At 13 he was already playing for USA U-17s. At 13 he signed a $1m sponsorship deal with Nike. At 14 he made his MLS debut. At 14 he scored his first professional goal. At 14 he won the MLS Cup with DC United and by the time he was 16 he had become the MLS’ most highly paid player. Now 6 years on at the ripe old age of 22, Freddy Adu has just signed on a free transfer for Philadelphia Union. So what happened to the once described “prodigy of American football”?
Much controversy, awe, shock and disappointment surrounds Ghanaian born Freddy Adu’s blighted career. At 18, he secured the move that many thought would be the beginning of his rise to superstardom. Surely a move into European Football would confirm his arrival onto the big stage and in joining Benfica Adu would have that chance, competing in the UEFA Champions League.
It wasn’t to be though and following his first season at the Portuguese club, that only reaped him 11 appearances, mostly as substitutes, Adu began what would lead to 4 consecutive season long loans. Firstly Monaco took Adu on loan with the option to buy – which was politely turned down and this was to be the end of Adu’s shambolic time in the top-flights of European football. He was then shipped off for three successive seasons to lesser known European clubs; Belenenses, Aris and finally Caykur Rizespor – which was where it seemed Adu had eventually discovered his level/feet – depending on how sceptical you are of his “talent”.
Rizespor did secure the twice MLS All Star player some glory. In 11 games he found the back of the net 4 times and gained a handful of assists helping the Turkish team finish 6th in a league of 18. Whether it was his wage demands or that he was simply not desired, that led to Adu not staying longer than his month loan spell at Rizespor is unknown, and following his release from Benfica Adu returned home to the U.S.A signing for Philly team Union on August 11th 2011.
At the age of 22 Adu has already played for 8 different teams in 5 different countries, notching up 20 goals in 142 appearances (the majority of them coming from the bench), and it seems, rightly so in my view, that he has admitted defeat in returning to the MLS. Most transfers into the MLS seem to be for aging players from Europe looking for their last pay packet, or to “join a promising progressing league with real intent” as some have put it. Well having already played in this league and only being 22, Adu cannot claim this is his reasoning though, can he?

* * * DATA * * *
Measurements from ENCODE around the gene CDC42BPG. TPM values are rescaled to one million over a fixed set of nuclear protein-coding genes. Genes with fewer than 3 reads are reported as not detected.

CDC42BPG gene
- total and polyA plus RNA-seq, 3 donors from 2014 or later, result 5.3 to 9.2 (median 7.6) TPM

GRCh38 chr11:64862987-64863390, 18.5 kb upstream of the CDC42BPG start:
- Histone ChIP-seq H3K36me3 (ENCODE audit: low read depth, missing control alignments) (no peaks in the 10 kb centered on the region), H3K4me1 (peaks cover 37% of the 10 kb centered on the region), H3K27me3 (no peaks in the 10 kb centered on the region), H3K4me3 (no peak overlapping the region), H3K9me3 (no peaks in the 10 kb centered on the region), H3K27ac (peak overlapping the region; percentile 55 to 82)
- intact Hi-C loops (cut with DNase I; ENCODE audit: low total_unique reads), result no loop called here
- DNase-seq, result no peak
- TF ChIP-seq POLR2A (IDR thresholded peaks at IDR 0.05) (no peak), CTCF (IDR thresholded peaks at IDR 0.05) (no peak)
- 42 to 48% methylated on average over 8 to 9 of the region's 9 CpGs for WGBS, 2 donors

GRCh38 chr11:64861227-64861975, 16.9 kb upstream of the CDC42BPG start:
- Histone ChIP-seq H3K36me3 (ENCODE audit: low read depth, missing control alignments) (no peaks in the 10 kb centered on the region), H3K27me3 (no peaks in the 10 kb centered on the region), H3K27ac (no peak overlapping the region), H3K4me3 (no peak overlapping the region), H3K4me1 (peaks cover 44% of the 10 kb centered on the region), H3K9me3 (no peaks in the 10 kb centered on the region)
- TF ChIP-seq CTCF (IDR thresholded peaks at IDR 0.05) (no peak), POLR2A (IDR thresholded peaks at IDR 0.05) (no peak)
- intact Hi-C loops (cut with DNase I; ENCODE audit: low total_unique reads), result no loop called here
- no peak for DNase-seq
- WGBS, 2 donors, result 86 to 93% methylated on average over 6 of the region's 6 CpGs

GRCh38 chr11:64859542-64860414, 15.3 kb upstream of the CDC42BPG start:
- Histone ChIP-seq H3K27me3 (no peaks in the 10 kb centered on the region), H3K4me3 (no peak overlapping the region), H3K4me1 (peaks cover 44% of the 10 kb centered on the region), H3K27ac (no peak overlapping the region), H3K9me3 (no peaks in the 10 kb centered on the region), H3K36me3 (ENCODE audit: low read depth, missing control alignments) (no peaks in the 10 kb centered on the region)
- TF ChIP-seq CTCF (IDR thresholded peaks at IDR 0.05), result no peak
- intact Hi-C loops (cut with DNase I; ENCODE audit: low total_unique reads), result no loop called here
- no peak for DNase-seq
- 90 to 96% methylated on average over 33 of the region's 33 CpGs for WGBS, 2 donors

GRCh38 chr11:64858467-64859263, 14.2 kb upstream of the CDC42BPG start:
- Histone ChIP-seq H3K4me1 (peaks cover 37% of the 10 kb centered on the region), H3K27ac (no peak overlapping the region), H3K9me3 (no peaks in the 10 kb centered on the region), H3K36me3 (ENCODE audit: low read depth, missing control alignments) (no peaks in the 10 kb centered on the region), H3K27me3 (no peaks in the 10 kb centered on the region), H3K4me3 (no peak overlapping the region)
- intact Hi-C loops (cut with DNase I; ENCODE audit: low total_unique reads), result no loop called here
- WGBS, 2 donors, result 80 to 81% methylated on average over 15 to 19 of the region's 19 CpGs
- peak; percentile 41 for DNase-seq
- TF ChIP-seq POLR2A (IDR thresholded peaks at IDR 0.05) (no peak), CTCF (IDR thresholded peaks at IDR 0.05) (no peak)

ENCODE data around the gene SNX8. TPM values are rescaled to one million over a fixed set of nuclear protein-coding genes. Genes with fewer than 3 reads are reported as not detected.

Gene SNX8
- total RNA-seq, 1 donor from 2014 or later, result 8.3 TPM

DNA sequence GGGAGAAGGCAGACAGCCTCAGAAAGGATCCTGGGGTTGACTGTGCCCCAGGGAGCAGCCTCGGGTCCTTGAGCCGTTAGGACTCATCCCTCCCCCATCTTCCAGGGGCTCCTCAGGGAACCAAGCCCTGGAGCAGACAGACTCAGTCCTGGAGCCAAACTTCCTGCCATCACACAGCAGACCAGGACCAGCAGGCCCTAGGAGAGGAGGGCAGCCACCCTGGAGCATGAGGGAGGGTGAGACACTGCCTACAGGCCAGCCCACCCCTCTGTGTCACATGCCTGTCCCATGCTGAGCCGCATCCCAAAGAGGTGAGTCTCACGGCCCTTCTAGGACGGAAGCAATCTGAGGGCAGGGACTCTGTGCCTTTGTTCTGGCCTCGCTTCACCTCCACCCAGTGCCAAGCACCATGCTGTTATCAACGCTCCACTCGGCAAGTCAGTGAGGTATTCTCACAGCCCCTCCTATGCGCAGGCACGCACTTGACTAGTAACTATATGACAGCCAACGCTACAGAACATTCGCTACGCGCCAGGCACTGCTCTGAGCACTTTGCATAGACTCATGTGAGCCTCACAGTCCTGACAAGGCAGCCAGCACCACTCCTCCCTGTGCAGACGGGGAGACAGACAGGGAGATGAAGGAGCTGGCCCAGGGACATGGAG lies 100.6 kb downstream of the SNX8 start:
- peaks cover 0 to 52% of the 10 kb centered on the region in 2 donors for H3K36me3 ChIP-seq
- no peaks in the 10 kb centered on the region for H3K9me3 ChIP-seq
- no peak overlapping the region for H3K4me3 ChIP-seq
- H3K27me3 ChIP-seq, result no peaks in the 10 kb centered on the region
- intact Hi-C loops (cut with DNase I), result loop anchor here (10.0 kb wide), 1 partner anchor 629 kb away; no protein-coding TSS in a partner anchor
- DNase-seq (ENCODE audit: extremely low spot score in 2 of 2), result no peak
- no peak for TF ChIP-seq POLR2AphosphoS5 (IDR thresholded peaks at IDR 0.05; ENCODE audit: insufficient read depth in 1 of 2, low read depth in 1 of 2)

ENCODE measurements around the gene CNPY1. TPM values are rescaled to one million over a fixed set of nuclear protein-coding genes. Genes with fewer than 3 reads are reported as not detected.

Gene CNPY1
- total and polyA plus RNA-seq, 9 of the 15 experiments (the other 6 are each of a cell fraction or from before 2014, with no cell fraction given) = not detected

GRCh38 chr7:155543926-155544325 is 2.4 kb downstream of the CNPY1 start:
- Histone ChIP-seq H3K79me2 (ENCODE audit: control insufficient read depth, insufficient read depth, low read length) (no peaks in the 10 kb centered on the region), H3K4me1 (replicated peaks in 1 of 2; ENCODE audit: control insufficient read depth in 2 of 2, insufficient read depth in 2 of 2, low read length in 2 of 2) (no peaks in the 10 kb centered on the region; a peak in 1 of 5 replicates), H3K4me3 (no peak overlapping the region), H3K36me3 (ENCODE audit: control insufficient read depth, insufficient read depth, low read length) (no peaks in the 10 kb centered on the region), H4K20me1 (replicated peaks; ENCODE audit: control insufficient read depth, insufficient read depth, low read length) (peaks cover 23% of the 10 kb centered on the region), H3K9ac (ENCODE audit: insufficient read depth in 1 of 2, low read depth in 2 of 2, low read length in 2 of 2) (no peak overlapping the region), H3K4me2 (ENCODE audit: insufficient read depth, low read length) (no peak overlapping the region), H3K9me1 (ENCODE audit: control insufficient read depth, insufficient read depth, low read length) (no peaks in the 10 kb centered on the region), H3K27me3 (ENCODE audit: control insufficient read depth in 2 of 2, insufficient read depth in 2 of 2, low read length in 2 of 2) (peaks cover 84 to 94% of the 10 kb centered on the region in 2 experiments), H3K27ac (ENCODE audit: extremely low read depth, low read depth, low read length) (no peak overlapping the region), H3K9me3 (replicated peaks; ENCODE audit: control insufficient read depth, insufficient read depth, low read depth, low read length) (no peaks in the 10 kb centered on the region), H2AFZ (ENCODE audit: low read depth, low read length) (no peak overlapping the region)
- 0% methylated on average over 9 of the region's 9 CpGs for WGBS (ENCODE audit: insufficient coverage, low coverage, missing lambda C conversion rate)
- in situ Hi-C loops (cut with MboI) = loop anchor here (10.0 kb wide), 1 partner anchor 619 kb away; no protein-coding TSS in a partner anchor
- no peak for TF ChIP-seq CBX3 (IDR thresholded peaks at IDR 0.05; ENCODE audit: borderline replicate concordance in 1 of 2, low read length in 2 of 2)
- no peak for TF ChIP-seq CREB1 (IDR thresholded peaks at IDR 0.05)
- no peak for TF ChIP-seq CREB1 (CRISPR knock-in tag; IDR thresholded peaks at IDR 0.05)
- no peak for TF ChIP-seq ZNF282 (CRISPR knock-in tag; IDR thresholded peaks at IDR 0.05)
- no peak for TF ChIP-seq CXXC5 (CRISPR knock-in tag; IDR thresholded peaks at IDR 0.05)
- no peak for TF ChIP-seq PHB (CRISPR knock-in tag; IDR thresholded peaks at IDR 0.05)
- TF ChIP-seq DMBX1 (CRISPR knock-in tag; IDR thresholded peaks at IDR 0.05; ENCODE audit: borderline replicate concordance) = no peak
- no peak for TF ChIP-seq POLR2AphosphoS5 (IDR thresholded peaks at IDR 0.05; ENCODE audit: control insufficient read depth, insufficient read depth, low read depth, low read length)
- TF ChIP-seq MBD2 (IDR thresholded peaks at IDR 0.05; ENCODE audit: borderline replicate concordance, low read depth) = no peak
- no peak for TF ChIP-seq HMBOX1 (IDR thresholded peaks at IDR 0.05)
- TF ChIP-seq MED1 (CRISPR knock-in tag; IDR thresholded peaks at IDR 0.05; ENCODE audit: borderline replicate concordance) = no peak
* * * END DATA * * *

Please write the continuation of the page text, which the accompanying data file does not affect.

Does this exactly look like a 14 year old boy?
Well yes he can, but I doubt his agent would advise it. Ever since Adu’s arrival onto the World stage there has been much murmuring over his “actual” age. Nothing much is ever broadcast about this taboo topic in football, but it is one that is a rife problem amongst players of African descent. Questions were raised over Adu’s age when he made his debut in the MLS at 14, with many surprised by his athletic build of a man much older than early adolescence and subsequently his ability to compete with professionals much older than himself.
Freddy isn’t the first to be subject to controversy over his age. Obafemi Martins at one point had two documented ages, one making him 6 years older than then Inter bosses were led to believe. Fellow Nigerians Yakubu and Kanu have also been tormented by similar claims throughout their much more successful careers.
Pictured: Martins, Yakubu and Kanu. Tanzania officials have labelled Nigeria as “notoroious age cheats”
The problem lays in the Football Associations of the countries in question, which have, repeatedly, produced false documentations allowing players to take part in the U-21 and U-17 competitions and enjoy success for their country. Nigeria are just one of many African countries which have entered players of ages 24+ in the youth tournaments passing them off as youngsters, and then when the European scouts show interest in the players and multimillion pound fees are being flung about for their services, the Football Association aren’t going to fess up and miss out on the money that a country saturated with poverty greatly need.
It seems to be much of a taboo subject in the footballing World and one that FIFA don’t seem to show much interest in. It might be that small steps and making examples of certain breaches is the way forward for the concerned footballing federations or that it is a vicious self-harming circle that will prevent these countries from ever developing in the football world and thus FIFA don’t deem action necessary.
This may be one explanation as to why Freddy Adu has never fulfilled his much hyped potential; but again it maybe that he just had too much pressure at such an early age. It seems we shall never quite know what happened to his evident talent he once had, and as a football fan I hope he does regain it at some point, because if he really is 22, it is no age to end what once was such a promising career.